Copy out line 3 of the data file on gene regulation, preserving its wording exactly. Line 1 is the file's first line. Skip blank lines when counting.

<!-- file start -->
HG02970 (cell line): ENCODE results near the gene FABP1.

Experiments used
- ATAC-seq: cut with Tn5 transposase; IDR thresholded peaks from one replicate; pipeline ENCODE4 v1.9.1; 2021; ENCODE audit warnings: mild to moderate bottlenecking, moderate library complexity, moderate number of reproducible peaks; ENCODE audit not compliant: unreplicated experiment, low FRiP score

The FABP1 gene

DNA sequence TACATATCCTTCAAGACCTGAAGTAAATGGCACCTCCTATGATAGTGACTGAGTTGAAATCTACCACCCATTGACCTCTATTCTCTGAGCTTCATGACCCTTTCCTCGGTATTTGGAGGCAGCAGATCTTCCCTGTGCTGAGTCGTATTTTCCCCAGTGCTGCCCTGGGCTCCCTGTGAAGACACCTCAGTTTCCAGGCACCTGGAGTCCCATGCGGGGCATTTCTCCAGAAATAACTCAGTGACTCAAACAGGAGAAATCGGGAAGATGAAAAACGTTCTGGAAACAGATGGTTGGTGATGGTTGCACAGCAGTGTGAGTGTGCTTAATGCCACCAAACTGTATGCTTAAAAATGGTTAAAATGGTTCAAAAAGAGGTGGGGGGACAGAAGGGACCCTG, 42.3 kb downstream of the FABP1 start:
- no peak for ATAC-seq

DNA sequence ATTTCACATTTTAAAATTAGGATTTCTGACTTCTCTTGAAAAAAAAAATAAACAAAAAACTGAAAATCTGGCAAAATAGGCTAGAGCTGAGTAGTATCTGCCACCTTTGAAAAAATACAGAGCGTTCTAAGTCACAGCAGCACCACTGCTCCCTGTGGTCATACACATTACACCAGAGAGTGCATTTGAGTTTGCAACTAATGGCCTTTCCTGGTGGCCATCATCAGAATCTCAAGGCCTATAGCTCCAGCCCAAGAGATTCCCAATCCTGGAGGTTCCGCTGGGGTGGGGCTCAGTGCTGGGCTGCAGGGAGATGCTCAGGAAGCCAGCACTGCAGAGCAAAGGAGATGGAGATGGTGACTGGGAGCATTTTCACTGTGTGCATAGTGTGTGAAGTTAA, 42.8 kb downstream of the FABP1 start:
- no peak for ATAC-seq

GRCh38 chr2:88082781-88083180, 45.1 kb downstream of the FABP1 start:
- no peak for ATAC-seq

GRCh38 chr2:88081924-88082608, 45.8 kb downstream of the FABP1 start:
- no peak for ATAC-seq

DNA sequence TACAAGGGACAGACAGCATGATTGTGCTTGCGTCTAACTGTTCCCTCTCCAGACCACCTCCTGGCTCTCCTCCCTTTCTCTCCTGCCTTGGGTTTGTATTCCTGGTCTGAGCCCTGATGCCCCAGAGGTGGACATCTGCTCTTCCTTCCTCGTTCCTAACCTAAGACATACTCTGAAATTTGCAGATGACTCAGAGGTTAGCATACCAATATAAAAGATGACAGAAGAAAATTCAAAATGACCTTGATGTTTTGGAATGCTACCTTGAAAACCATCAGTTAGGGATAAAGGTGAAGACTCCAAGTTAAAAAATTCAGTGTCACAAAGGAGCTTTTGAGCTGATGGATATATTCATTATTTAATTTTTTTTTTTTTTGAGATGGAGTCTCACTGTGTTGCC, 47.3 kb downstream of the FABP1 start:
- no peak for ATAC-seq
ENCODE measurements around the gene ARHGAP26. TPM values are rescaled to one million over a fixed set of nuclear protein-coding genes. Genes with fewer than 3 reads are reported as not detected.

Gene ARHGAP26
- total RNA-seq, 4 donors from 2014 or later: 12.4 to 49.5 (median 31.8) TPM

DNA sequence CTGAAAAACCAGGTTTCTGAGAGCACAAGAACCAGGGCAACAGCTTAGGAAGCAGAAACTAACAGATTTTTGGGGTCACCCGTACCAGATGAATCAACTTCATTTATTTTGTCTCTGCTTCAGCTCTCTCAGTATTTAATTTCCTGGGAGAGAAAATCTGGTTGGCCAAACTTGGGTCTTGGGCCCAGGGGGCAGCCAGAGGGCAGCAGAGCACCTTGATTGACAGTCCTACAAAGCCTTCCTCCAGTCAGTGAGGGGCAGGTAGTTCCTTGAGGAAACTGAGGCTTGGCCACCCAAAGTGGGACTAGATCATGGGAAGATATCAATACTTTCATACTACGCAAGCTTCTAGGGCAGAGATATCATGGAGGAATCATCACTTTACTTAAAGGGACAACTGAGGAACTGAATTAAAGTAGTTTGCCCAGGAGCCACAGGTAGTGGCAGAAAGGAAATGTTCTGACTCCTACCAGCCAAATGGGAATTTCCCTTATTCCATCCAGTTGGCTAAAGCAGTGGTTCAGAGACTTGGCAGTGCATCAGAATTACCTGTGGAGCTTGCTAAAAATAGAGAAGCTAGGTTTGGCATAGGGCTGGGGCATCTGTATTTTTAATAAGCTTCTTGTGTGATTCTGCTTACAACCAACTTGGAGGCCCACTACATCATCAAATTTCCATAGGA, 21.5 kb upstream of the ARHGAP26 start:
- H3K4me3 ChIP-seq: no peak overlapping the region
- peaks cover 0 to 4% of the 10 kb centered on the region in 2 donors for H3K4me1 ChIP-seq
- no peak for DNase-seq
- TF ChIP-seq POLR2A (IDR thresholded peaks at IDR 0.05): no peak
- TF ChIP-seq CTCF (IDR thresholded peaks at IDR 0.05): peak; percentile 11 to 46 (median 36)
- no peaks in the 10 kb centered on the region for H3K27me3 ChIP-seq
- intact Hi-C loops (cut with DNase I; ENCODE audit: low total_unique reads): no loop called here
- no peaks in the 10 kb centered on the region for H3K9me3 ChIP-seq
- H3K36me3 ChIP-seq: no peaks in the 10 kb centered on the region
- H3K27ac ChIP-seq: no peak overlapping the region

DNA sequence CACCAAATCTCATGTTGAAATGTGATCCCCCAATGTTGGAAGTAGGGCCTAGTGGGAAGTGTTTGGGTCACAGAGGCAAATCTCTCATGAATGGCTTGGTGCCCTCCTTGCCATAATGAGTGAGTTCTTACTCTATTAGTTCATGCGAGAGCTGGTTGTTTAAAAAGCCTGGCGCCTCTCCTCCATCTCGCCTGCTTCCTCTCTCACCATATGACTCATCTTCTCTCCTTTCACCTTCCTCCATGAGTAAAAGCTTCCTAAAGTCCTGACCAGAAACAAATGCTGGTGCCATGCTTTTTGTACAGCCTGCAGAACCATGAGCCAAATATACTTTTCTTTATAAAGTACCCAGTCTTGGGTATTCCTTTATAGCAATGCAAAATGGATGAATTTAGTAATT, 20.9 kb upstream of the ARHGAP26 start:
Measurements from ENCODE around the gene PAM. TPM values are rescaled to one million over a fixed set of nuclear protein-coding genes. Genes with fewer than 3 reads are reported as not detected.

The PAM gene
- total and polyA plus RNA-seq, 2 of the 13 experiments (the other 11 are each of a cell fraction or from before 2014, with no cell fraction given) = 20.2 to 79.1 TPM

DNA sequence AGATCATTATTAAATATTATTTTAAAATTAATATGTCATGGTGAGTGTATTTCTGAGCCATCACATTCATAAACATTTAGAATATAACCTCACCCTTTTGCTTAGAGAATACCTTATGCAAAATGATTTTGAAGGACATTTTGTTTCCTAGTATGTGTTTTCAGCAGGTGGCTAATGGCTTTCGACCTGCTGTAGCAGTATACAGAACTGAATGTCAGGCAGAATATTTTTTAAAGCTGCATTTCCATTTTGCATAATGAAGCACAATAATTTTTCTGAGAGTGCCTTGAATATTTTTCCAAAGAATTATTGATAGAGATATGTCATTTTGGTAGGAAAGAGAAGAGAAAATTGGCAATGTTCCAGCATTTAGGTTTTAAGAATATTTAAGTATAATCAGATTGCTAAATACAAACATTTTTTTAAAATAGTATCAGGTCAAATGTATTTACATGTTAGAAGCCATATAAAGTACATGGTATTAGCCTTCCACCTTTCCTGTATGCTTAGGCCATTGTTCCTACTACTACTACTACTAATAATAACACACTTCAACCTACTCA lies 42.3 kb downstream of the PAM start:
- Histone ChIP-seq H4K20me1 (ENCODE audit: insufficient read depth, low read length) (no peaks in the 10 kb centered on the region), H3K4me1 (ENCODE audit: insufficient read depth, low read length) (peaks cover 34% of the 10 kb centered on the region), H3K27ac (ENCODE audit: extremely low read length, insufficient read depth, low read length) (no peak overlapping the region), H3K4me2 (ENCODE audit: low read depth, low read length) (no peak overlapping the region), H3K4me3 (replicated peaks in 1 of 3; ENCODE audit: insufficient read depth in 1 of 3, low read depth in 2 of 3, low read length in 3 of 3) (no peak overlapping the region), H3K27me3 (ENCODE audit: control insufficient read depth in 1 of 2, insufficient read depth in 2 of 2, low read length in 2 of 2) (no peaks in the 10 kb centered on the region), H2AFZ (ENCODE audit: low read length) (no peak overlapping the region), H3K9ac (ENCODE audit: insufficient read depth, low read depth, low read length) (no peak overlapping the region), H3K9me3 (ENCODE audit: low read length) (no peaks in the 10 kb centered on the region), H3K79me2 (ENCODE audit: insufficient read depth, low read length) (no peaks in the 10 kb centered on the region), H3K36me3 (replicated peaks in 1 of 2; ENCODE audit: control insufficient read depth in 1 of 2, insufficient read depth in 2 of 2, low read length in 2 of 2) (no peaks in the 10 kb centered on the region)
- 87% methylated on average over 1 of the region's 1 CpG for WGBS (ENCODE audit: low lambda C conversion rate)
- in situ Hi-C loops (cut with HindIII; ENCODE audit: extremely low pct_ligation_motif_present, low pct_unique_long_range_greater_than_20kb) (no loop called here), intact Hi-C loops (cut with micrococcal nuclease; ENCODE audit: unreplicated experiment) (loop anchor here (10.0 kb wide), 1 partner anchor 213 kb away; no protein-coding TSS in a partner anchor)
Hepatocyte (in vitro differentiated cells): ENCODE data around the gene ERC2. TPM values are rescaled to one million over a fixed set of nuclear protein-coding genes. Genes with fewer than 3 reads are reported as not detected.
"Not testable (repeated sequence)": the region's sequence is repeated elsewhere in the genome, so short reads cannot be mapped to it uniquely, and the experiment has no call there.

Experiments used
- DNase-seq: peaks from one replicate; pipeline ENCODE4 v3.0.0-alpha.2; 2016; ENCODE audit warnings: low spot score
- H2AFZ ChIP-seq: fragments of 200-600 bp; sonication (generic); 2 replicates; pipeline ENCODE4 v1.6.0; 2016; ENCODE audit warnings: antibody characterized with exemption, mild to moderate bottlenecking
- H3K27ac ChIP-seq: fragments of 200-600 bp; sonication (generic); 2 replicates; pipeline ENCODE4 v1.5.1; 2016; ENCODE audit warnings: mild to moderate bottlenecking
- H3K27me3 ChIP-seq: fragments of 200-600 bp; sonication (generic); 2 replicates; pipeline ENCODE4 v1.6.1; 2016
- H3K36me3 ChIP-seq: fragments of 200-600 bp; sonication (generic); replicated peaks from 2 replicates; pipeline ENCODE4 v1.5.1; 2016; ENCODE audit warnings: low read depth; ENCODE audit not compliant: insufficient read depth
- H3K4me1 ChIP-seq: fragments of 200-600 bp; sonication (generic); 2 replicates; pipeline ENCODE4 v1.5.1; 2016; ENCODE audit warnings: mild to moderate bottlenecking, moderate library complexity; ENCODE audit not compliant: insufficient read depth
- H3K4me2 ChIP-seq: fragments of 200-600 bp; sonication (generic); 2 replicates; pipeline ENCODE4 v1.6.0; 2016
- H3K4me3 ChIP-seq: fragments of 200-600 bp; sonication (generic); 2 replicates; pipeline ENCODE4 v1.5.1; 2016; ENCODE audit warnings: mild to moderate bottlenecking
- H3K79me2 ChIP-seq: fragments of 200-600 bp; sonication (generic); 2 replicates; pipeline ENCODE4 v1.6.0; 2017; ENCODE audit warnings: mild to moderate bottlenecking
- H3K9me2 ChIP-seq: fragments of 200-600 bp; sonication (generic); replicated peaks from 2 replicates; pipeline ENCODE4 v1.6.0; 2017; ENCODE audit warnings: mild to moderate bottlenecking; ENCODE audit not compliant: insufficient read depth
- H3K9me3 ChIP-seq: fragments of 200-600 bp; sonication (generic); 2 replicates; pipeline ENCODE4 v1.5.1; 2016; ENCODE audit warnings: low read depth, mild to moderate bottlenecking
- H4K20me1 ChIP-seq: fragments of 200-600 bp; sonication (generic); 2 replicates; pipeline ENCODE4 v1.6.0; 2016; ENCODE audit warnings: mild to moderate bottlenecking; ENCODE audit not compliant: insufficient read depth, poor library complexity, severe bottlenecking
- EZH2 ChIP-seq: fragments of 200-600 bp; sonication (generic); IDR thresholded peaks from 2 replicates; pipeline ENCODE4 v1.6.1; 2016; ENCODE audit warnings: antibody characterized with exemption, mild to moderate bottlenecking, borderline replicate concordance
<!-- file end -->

- ATAC-seq: cut with Tn5 transposase; IDR thresholded peaks from one replicate; pipeline ENCODE4 v1.9.1; 2021; ENCODE audit warnings: mild to moderate bottlenecking, moderate library complexity, moderate number of reproducible peaks; ENCODE audit not compliant: unreplicated experiment, low FRiP score